by Marion Nestle
Jun 27 2017

Chocolate: candy or health food?

I was interviewed by Cindy Kuzma, a reporter for VICE, about research on chocolate.  Her story is here.  Her questions were great (I wish all reporters asked such interesting questions).  Here’s our Q and A:

CK:  I noticed you haven’t written about chocolate for a while—perhaps it has been quiet on that front, or there are just a lot of other things happening! But another study about its health benefits, this time in regards to atrial fibrillation, brought it to my editors’ attention. Rather than just report on those findings they’ve asked me to take a broader view of the issue, which I appreciate.

MN: First let me comment on this study.  It is trying to tell me that 1-3 ounces of chocolate a month produces measurable health benefits?  That seems incredible and probably is, particularly because nothing is said about dose relationships.

CK:  How do you explain briefly to consumers why studies of health benefits linked to a single food are problematic/not terribly useful at best? (You’ve used the term “nutrifluff” before; is that still what might apply here?)

MN: People eat many different kinds of food every day.  The authors of this study say confounding factors might be involved.  That means that people who eat moderate amounts of chocolate (1-3 ounces a month is not much) might eat healthier diets, exercise more, or have other habits that reduce atrial fibrillation.

CK:  When it comes to chocolate specifically—how has industry shaped the public discussion of chocolate’s health benefits? MARS has obviously played quite a crucial role with its whole Center for Cocoa Health Science and its marketing of the CocoaVia supplement … how much influence has that single company had, and how would you advise consumers to view the research/claims tied to that type of industry funding?

MN: Mars is careful to say that cocoa processing into chocolate normally destroys flavonoids, which is why it developed a special preservation process and provides flavonoids in capsules, not chocolate.  But people tend to interpret the studies as “chocolate is really good for me.”  The study at issue here is independently funded.  In general, industry-funded studies come to conclusions favorable to the sponsor.  They require especially cautious interpretation.  But this one does too because it does not seem plausible.

CK: Like much of the research on the purported health benefits of chocolate, the new findings about atrial fibrillation come from an observational study. How do you typically explain the limitations of this type of research, and what the average health news consumer might not understand about the differences between correlation and causation?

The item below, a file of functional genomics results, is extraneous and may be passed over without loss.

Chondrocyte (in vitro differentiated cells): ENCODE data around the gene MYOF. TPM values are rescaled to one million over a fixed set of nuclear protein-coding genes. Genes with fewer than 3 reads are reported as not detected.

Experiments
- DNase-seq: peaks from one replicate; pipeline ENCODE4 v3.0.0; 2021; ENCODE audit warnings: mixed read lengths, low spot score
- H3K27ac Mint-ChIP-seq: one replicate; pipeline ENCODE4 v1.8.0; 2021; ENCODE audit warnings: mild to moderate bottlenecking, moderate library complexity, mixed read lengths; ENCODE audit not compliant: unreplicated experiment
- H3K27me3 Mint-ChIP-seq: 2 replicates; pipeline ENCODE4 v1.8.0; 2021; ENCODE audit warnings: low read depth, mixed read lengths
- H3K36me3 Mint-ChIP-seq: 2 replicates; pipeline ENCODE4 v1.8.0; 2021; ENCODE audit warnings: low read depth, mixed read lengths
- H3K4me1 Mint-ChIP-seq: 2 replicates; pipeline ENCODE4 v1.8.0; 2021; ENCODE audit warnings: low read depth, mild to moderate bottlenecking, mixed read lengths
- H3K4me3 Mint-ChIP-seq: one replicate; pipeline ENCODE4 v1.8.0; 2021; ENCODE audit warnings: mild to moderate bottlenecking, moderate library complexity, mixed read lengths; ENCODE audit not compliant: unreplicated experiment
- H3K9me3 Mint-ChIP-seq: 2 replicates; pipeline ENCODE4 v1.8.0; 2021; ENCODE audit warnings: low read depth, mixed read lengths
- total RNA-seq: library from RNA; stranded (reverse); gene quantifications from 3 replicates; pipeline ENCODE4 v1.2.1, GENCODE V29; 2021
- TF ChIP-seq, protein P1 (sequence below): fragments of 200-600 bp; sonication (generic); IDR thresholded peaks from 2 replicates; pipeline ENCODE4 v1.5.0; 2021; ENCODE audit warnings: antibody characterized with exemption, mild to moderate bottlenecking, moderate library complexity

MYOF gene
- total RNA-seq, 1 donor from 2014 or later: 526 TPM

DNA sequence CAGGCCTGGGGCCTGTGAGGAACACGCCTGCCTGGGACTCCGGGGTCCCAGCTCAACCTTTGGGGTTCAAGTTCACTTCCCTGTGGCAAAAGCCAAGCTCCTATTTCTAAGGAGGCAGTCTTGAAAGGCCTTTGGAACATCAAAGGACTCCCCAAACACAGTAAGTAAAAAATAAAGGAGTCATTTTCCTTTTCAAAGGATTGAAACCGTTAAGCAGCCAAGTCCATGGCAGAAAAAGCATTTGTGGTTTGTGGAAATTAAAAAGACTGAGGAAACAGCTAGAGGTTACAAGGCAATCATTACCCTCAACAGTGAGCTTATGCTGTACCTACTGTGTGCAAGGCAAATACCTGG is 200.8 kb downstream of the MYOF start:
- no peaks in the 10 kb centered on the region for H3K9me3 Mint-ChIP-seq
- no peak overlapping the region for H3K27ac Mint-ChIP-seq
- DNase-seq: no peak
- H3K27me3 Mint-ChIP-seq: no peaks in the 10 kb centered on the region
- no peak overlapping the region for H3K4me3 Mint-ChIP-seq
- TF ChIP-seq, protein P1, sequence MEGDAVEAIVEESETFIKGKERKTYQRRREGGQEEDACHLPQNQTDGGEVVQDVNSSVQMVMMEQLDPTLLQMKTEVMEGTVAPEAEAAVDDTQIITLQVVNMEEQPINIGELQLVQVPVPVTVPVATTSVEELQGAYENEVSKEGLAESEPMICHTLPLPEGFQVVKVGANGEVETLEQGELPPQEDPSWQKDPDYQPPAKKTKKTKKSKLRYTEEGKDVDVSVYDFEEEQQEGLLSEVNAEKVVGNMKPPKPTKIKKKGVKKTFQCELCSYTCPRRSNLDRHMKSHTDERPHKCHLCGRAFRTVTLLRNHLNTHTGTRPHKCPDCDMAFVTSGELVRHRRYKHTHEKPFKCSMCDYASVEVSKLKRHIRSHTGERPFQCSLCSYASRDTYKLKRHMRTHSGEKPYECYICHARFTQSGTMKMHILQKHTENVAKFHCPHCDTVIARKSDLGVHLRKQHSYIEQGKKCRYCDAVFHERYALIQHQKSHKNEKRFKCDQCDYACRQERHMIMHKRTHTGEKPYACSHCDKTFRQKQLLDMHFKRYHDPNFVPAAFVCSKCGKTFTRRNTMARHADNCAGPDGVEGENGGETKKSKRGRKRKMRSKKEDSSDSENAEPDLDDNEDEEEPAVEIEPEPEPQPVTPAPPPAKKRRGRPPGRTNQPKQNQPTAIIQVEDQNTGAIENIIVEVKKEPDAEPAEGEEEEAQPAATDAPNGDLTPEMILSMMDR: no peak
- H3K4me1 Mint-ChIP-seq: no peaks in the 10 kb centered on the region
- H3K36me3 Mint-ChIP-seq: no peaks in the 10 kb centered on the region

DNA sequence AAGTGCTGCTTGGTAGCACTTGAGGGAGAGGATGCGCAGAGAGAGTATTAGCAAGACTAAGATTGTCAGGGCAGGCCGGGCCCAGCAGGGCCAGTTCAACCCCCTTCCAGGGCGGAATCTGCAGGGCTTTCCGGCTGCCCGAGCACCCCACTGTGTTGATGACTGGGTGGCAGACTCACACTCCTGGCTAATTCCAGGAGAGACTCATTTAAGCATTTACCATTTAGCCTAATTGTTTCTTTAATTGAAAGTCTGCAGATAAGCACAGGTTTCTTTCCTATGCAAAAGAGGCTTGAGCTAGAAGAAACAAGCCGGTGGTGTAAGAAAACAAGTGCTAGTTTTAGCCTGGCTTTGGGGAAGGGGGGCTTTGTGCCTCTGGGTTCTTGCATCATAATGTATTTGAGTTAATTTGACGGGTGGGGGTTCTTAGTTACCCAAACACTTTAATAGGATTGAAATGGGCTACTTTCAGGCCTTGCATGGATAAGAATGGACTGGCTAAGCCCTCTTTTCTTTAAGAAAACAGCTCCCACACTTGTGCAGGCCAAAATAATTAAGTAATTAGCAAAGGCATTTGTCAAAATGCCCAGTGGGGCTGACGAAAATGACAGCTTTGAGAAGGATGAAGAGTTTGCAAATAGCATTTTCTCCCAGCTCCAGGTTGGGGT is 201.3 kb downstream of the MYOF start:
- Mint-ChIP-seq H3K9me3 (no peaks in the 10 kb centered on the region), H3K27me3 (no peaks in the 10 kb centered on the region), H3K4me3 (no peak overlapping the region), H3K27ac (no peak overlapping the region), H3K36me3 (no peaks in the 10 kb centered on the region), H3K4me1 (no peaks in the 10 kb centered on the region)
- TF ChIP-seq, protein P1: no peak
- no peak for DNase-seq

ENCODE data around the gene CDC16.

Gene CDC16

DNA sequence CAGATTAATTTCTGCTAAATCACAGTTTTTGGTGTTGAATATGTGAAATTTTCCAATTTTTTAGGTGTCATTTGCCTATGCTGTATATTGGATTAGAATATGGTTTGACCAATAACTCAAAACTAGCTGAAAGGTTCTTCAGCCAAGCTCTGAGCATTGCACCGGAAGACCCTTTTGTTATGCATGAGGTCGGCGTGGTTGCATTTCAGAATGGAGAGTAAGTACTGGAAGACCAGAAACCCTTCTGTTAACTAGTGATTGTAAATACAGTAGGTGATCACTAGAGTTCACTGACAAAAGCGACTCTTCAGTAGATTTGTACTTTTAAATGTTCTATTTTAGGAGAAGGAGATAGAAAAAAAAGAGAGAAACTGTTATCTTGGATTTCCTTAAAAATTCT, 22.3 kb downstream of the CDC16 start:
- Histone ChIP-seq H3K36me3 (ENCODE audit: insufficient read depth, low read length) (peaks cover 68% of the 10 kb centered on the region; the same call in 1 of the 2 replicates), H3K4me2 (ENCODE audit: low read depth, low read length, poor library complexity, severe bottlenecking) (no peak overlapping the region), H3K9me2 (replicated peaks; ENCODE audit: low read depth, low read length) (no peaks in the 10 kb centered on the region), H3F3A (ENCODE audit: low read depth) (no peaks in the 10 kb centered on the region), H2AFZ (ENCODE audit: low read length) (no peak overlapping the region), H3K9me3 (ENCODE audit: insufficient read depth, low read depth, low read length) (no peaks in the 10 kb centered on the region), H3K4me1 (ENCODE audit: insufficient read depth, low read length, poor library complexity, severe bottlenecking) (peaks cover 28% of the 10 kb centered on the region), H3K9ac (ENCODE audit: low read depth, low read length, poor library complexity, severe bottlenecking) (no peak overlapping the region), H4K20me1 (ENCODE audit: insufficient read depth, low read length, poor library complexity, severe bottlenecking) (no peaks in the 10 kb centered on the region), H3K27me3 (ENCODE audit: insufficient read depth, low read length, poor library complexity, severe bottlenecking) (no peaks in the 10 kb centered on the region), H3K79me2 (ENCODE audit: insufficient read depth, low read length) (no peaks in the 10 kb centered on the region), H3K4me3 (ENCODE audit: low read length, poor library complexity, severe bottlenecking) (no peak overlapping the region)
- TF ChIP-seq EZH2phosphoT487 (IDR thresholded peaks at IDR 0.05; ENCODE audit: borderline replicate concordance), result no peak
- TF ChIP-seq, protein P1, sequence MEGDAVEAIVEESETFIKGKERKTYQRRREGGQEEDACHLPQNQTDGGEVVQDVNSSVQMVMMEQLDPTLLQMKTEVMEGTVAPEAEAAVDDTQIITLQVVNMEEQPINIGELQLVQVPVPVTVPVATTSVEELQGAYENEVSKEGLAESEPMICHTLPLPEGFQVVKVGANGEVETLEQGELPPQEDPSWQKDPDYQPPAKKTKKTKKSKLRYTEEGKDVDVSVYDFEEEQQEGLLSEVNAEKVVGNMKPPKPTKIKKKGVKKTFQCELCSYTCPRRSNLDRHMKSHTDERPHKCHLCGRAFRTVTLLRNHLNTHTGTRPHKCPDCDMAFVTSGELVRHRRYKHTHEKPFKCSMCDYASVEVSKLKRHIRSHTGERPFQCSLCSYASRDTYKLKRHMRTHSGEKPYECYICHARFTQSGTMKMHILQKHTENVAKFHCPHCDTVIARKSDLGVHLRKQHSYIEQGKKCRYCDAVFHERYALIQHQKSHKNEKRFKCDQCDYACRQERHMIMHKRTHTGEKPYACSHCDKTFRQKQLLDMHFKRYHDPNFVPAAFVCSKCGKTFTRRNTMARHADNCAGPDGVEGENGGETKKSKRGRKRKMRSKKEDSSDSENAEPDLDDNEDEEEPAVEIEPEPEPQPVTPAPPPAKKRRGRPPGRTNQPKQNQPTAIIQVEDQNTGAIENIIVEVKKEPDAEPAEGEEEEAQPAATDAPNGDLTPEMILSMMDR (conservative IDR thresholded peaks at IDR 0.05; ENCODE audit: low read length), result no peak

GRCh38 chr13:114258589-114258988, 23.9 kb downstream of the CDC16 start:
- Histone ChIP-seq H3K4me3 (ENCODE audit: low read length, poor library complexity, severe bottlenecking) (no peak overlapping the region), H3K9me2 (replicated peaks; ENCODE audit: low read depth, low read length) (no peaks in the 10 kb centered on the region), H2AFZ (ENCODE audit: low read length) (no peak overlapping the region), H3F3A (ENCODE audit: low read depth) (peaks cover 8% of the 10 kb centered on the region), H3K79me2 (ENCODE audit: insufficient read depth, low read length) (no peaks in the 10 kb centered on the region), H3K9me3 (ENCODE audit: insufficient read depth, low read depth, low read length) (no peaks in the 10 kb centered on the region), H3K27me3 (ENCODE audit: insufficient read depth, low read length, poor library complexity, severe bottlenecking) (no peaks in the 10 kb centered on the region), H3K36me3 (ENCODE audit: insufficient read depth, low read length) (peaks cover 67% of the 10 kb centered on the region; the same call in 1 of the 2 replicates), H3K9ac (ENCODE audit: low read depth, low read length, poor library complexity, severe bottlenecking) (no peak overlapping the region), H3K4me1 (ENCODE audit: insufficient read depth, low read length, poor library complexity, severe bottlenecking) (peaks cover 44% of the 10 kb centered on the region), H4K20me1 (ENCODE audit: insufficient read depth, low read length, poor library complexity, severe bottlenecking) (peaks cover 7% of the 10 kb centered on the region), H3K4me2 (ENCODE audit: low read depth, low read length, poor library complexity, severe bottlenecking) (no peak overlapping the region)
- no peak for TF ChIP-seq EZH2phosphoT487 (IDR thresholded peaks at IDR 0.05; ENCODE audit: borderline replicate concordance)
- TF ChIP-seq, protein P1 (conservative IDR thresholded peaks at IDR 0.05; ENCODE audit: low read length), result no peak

MN: This study obtained information about chocolate consumption from food frequency questionnaires in which people tick off the number of times they have eaten a food in a week, month, or year, depending on how the question is asked.  I find these things impossible to fill out because I can’t remember at that level of specificity.  Chocolate shows up as a factor but other foods might too.  That’s why you can’t say chocolate is a cause of reduced atrial fibrillation; that observation could be due to any number of other factors.

CK: Even in randomized controlled trials—what other factors might wise consumers keep in mind when evaluating research? (I’m thinking about how often studies use the types or amounts of chocolate people regularly eat, rather than extracts/purified versions/large quantities, as well as whether they evaluate clinically significant outcomes like disease and mortality vs. isolated biomarkers or other less meaningful endpoints.)

MN: Interpretation of studies always has to be done in the context of everything else that is known about the topic.  One study should not change food choices, especially if it is industry-sponsored.  Anytime I hear “everything you thought you knew about nutrition is wrong,” a red flag goes up.  That’s not how science works.

CK:  Anything else you’d say overall about the role of a food like chocolate in a nutritious diet, and how much these health claims should/shouldn’t influence individuals’ regular habits?

MN: Chocolate is candy, not a health food.  Candy in moderation is just fine.  Every food in moderation is just fine.  Maybe the people in that study practiced moderation pretty easily and that’s why they came out as healthier.

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